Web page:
Tony Lo Bianco
A Conversation with Tony Lo Bianco

Q: What made you decide to make this movie?
A: It's such a beautiful script. It was especially heartening to me, because it's a family script. It's perfect for the whole family to see. The script is wonderful, the people are wonderful, and the location is fantastic. In all the years that I have been acting, which is quite a few years, this is the sweetest, nicest group of people.

Q: How did you become involved in the movie?
A: Vincent, with whom I've made four movies, mentioned me to the director, Steven Schachter. And of course, Lainie and I have known each other for 30 years. So they knew this movie would be a natural for me.

Q: Is there a connection between you and Vincent and you and Lainie?
A: Absolutely. Vincent is like my son. We've lived together in Africa. We've done movies together. He even played my son in John Sayles' City of Hope. So we've been around each other a lot, and it feels completely natural. Lainie's the same way, since I've known her for so long, as well. We all just feel like family.

Q: How has it been working with Patricia Heaton?
A: Patricia's an absolute doll. I've admired her so much on Everybody Loves Raymond, but she's also a terrific human being. I think she can do anything, whether it's comedy or heavy drama.

Q: How would you describe THE ENGAGEMENT RING?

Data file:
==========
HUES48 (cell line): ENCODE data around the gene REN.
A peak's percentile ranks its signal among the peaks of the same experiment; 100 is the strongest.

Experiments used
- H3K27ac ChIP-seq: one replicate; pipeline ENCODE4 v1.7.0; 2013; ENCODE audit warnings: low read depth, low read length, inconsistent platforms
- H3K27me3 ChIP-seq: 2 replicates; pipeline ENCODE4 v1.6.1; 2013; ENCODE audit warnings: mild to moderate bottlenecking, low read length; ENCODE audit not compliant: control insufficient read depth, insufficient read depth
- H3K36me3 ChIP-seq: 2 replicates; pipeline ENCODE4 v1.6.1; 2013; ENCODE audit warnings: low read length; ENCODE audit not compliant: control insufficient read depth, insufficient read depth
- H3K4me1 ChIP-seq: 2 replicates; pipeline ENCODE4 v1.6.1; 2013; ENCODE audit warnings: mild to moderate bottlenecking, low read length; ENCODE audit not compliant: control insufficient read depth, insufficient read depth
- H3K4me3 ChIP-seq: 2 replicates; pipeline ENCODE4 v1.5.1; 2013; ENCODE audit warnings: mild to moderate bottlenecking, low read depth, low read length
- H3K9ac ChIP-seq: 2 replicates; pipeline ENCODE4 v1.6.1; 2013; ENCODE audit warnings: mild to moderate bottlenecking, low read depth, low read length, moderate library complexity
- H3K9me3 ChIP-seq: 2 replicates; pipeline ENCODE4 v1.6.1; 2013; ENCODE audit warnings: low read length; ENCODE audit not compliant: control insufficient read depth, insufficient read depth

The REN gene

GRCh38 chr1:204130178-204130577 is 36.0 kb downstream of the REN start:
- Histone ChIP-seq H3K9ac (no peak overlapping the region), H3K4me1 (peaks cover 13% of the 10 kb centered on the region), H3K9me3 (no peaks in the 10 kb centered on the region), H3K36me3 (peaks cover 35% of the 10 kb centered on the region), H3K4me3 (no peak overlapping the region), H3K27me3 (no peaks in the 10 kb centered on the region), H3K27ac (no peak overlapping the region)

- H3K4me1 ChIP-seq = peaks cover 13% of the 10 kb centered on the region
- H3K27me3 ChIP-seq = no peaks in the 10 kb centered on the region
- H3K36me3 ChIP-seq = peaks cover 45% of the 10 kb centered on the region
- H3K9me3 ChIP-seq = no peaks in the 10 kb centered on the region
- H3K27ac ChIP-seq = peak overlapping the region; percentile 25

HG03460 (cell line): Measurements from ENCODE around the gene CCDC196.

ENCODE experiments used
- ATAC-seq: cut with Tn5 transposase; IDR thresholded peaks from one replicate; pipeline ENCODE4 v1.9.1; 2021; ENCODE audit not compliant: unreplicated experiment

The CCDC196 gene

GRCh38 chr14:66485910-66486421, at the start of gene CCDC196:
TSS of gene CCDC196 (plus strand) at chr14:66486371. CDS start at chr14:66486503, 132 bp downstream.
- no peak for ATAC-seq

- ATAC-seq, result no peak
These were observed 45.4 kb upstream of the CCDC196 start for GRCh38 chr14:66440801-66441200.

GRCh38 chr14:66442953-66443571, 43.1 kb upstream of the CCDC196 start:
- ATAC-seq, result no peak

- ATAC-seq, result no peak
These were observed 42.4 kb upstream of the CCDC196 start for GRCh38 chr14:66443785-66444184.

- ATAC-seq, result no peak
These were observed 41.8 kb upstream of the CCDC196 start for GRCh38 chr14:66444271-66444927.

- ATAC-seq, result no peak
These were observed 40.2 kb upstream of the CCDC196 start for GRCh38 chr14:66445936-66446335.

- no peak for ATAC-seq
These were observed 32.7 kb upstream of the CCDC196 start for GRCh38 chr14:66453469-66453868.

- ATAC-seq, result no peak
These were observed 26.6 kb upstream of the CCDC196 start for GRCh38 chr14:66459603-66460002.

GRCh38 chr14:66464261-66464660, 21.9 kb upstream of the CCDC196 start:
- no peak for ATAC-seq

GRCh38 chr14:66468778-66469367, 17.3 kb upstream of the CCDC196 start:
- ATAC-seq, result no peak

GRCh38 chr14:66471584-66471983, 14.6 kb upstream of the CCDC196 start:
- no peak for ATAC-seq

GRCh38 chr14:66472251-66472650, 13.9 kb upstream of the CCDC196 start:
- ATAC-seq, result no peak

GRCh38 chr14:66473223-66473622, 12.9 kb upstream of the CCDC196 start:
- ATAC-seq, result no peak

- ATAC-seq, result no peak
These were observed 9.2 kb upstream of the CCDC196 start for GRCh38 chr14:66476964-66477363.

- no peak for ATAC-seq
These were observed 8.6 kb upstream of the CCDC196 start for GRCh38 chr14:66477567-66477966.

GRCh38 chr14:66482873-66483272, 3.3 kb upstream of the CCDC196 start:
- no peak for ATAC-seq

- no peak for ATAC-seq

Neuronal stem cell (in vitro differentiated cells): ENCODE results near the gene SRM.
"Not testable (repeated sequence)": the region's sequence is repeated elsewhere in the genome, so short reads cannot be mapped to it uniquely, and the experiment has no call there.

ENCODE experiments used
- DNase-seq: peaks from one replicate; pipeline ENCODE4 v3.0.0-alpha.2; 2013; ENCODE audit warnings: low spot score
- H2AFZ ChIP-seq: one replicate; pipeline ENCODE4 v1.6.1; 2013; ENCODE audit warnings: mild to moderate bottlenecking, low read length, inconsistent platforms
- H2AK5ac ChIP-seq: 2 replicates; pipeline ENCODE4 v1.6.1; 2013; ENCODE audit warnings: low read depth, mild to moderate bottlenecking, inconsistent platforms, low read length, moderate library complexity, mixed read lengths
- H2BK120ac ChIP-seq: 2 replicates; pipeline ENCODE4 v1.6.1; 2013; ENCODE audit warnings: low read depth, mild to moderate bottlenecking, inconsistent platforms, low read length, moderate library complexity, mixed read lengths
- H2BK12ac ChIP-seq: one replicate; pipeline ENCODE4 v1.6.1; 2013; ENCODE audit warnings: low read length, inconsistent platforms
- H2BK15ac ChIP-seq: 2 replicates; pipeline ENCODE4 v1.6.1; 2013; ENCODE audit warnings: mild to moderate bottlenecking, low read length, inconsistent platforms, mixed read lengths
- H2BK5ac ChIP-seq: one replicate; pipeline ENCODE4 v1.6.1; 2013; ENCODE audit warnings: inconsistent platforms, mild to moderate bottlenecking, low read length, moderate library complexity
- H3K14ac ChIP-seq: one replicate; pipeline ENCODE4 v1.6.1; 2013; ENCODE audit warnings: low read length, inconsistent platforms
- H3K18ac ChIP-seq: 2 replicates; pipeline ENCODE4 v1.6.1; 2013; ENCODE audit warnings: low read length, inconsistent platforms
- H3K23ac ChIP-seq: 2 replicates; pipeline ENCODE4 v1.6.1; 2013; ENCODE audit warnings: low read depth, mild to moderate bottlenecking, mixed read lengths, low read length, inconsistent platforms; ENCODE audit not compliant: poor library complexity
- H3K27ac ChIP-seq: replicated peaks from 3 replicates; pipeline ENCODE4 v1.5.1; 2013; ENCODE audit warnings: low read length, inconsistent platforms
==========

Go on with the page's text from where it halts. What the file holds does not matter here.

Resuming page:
A: It's about a long-lost love that was interrupted by a mistake and then rekindled too late but not for our children, who carry it on and do it in a much more understanding way.

Q: Why do you think it helps the story to have these characters be Italian?
A: Italians have the love of food, the love of life and the love of people, the admiration of men for women and women for men. They really know how to live. When you go to Italy and see how people enjoy lunches and dinners and getting together, that's the tradition I have carried my whole life as an Italian-American. My family was headquarters. Everybody came to our house. My mother had eight brothers, and we'd cook for everyone on Sundays. And there was always honesty, and it was always upfront. I remember my dad would come home from his 14-hour days, and we'd hear him coming up the stairs, saying, "Where's my boys?" I never spent one day in my life that my father didn't hug and kiss me. It's all about family.

Q: Why should people see this movie?
A: This movie will keep you warm. It's like a nice fire at Christmas time. It's one of those heart-lifting movies that makes you feel good at the end.

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